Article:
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2016 IRS Tax Schedule for 2015 Tax Year

Tax Season 2015This is a refund cycle chart for 2016 IRS Tax Schedule. Direct Deposit and Check date’s below. Please see disclaimer. 2016 tax refund schedule is listed below for information purposes.  Find out when you’re state income tax refund will be in. The I.R.S will begin accepting tax returns January 11th, 2016.

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Tax Year 2015: Things you should starting preparing for now.

Because of inflation adjustments required by law, the standard deduction, personal exemption and many other important tax numbers for the coming year will increase. Here are a few changes that will affect federal income-tax returns for the 2015 tax year, to be filed in 2016:

The basic standard deduction for 2015 will increase to $6,300 for single taxpayers (and married people filing separate returns) from $6,200 for this year. For married couples filing jointly, it will rise to $12,600 from $12,400 this year.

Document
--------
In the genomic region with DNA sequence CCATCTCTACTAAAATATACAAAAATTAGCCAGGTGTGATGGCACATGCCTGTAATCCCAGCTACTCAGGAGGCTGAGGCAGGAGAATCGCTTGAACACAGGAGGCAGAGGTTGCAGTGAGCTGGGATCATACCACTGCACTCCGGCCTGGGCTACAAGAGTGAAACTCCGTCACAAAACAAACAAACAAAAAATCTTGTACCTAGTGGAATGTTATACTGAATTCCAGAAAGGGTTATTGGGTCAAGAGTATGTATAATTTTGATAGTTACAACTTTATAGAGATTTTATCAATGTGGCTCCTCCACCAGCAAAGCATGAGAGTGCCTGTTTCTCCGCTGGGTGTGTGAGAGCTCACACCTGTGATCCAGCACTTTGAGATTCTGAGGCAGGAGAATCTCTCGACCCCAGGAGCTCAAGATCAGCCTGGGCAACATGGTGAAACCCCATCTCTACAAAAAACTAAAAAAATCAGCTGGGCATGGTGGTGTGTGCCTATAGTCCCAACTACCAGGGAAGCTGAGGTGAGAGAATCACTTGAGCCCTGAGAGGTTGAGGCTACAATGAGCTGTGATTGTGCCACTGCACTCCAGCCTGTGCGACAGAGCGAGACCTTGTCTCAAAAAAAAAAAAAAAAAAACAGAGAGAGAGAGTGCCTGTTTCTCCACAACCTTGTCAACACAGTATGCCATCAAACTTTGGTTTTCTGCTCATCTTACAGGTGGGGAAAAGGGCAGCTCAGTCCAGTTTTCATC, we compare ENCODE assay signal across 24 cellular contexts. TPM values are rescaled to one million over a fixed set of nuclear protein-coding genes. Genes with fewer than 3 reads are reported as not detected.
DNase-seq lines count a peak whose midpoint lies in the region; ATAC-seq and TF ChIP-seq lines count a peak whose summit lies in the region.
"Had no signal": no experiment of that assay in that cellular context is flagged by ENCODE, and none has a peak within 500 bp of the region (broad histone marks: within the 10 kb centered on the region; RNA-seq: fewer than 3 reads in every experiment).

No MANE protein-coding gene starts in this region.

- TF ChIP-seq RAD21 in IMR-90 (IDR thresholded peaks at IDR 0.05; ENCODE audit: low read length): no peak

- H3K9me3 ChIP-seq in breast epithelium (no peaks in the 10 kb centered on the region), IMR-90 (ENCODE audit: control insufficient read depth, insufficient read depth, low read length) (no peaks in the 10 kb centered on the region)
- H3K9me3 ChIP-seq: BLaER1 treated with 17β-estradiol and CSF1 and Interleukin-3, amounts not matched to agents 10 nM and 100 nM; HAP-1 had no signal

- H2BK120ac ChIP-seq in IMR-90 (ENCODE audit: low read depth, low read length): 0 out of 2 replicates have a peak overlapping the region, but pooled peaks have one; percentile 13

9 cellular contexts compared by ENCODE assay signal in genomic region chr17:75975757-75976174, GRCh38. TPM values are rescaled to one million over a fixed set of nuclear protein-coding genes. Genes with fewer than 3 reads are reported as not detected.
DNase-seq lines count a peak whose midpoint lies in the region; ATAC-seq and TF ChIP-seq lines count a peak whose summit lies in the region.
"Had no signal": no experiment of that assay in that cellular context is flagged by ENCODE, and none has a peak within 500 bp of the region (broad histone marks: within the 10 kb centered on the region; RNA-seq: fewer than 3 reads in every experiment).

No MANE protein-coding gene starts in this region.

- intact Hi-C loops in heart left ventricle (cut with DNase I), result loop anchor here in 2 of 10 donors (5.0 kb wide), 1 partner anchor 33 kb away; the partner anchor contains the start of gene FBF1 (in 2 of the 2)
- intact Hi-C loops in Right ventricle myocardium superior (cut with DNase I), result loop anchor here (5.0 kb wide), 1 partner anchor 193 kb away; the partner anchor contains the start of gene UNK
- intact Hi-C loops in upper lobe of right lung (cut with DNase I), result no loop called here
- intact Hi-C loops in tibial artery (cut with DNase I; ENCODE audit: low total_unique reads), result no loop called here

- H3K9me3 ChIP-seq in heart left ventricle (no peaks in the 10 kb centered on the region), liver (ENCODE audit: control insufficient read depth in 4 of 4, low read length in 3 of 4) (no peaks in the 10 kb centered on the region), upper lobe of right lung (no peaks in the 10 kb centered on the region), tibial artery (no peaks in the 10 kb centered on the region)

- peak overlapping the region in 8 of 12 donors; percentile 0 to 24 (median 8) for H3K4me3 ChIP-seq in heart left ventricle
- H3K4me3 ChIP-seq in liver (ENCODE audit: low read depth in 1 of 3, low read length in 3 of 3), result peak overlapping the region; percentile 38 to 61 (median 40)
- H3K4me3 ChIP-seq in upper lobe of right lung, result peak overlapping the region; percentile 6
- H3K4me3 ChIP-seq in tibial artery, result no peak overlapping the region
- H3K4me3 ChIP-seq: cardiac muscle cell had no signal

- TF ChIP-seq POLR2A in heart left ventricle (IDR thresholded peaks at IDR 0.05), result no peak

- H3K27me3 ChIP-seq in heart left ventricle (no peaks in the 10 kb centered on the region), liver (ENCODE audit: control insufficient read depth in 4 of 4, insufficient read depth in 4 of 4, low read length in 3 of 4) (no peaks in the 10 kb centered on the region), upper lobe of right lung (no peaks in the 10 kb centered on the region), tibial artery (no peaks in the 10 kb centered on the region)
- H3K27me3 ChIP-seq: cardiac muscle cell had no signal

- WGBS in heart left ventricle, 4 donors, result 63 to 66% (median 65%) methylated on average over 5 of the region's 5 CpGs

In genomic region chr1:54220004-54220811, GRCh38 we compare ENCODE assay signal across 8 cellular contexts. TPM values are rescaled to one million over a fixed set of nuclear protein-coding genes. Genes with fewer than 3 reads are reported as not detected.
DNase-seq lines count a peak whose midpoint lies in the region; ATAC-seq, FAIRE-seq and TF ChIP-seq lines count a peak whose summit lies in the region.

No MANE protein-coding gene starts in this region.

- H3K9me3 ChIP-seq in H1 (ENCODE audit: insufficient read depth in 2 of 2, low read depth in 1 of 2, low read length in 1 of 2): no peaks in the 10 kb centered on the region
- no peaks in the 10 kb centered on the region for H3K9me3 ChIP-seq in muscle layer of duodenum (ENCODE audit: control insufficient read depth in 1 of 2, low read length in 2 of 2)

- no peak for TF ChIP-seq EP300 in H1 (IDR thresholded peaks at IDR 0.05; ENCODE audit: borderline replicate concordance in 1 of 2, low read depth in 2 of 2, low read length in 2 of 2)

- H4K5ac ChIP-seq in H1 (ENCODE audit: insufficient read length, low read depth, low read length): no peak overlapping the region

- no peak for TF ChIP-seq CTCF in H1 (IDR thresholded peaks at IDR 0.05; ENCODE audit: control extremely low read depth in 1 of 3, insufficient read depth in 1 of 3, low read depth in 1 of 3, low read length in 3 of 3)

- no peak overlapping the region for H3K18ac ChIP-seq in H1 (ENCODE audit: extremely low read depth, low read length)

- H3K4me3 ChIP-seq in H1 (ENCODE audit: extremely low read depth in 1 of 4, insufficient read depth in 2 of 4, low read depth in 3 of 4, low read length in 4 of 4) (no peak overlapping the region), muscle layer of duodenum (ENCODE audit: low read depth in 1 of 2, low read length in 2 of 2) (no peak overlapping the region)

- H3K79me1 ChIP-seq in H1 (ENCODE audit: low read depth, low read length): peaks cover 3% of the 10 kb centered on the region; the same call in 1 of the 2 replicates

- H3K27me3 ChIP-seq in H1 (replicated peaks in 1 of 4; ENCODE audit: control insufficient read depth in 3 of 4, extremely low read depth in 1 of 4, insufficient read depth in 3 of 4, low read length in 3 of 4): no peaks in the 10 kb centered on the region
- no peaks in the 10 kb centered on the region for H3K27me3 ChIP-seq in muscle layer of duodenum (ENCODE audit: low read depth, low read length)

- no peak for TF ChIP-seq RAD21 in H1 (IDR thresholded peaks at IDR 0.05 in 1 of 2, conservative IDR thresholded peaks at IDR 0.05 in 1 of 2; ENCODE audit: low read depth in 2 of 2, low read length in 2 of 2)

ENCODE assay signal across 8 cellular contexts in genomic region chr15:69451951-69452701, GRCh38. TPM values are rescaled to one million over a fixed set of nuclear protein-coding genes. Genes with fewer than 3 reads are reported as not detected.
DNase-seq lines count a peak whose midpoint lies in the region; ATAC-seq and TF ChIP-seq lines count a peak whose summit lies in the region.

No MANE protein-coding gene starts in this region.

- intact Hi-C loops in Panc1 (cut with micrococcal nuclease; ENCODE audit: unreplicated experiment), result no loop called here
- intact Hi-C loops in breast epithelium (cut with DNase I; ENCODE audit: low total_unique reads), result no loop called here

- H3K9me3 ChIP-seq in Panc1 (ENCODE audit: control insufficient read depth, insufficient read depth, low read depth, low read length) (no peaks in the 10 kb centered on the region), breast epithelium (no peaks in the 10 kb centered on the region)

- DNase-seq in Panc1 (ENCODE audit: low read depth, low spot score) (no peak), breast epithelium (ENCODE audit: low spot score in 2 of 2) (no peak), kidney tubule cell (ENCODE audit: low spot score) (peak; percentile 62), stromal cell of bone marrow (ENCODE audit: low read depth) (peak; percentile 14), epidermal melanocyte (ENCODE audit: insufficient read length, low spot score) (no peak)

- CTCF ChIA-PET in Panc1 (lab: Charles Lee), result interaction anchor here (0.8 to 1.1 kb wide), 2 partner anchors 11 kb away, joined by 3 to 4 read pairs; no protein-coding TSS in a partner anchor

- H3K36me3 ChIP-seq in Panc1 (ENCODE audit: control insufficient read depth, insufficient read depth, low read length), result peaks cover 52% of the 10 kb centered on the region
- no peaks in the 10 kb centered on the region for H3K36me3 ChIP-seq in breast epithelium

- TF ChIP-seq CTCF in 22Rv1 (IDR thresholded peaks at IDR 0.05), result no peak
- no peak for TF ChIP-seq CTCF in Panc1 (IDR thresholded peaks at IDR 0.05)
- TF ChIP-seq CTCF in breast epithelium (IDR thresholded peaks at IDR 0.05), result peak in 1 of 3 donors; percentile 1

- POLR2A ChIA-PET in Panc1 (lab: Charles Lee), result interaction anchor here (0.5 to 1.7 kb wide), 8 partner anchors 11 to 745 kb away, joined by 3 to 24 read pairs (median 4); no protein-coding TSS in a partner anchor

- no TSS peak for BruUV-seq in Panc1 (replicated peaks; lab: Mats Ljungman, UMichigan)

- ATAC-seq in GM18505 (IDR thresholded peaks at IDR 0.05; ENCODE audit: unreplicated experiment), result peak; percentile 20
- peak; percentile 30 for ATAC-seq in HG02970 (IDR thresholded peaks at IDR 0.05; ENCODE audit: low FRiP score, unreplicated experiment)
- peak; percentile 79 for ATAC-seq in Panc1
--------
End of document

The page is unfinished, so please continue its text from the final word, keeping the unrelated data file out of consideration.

But before you automatically choose the standard deduction, check to see whether you would be better off itemizing your deductions, such as charitable gifts.

The standard deduction for those who qualify as “head of household” will rise to $9,250 from $9,100.

The amount and income thresholds for the earned income tax credit, a program designed to help the working poor, will change. For example, the Internal Revenue Service said the 2015 maximum earned income credit amount will be $6,242 for taxpayers filing jointly and who have three or more qualifying children, up from a total of $6,143 for tax year 2014.

Tax Year 2015

Planning to move and work overseas? For 2015, the foreign earned-income exclusion will be $100,800, up from $99,200 for 2014.

The personal exemption will be $4,000 for 2015, up from $3,950 for 2014. But, as the IRS points out, this is subject to a phaseout that begins with “adjusted gross incomes of $258,250 ($309,900 for married couples filing jointly).” The exemption “phases out completely at $380,750 ($432,400 for married couples filing jointly.)”

People who make more than a certain amount get hit by a limitation on itemized deductions. For next year, that limit begins with incomes of $258,250 or more, or $309,900 for married couples filing jointly.

The federal estate-tax exclusion will rise to $5.43 million next year from $5.34 million this year.